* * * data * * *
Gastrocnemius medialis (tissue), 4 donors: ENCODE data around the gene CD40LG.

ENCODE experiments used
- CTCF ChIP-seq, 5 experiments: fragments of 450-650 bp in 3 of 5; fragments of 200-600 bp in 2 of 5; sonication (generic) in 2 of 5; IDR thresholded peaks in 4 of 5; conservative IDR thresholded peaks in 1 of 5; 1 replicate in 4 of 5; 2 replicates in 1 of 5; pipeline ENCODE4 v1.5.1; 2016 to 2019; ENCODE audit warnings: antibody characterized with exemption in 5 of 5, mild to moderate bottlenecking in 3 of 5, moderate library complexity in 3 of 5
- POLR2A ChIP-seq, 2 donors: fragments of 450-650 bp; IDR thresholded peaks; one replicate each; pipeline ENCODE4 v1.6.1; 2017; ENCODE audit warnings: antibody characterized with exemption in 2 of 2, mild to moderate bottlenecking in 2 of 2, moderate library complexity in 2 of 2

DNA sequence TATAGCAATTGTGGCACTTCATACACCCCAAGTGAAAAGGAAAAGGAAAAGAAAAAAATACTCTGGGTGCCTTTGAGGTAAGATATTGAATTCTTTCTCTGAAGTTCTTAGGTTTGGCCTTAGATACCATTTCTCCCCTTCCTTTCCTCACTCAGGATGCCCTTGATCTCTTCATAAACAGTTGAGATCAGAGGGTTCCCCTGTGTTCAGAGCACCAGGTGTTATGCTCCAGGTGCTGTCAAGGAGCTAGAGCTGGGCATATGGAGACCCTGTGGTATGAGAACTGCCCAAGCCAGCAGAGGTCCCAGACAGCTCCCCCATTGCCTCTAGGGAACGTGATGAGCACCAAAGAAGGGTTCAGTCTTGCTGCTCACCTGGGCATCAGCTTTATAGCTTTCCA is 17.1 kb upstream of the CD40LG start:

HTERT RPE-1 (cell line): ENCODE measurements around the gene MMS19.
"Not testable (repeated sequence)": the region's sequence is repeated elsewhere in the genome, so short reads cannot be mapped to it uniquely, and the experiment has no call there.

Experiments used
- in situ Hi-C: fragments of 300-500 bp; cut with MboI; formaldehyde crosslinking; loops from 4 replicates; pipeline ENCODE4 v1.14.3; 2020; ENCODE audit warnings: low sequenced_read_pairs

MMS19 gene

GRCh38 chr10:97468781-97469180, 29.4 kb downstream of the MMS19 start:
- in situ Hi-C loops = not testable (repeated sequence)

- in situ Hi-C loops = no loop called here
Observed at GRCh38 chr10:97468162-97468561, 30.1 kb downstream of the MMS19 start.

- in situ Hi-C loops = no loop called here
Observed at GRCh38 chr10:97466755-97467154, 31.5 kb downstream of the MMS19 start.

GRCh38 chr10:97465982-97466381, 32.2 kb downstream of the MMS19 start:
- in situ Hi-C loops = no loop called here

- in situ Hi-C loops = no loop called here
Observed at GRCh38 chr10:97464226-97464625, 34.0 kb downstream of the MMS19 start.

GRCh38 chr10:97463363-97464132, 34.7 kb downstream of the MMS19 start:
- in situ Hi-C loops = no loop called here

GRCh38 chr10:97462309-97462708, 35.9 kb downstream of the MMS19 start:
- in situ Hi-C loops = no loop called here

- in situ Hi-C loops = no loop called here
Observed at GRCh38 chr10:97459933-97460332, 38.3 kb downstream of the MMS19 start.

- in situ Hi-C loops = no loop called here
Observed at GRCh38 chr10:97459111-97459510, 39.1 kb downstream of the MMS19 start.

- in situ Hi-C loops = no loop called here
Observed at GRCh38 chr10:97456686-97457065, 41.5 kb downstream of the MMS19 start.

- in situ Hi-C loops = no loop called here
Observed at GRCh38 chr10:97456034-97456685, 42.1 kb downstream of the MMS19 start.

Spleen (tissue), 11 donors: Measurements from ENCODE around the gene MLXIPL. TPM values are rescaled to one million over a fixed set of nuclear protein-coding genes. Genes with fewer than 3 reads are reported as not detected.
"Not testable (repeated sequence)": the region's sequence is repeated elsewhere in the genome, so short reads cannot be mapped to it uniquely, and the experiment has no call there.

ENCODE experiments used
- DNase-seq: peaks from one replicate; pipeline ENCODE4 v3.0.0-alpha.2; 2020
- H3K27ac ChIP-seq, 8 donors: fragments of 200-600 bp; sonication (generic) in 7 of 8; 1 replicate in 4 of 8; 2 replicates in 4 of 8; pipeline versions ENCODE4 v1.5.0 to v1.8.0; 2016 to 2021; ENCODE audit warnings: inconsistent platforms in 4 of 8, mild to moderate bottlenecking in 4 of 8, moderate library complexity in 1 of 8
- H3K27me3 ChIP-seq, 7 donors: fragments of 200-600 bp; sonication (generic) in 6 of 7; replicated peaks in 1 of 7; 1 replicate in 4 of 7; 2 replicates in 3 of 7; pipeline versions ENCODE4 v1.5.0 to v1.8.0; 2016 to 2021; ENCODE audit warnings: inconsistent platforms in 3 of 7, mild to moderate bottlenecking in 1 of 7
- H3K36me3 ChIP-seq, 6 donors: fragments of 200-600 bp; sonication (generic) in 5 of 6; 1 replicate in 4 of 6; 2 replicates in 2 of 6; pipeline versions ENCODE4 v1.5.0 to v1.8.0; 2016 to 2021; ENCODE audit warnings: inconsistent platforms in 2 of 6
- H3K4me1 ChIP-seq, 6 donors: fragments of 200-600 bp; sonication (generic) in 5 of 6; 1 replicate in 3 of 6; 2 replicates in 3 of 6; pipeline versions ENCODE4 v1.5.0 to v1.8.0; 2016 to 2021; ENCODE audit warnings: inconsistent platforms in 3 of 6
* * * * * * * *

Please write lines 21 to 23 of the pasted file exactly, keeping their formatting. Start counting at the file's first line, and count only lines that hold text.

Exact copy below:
GRCh38 chr10:97463363-97464132, 34.7 kb downstream of the MMS19 start:
- in situ Hi-C loops = no loop called here

GRCh38 chr10:97462309-97462708, 35.9 kb downstream of the MMS19 start: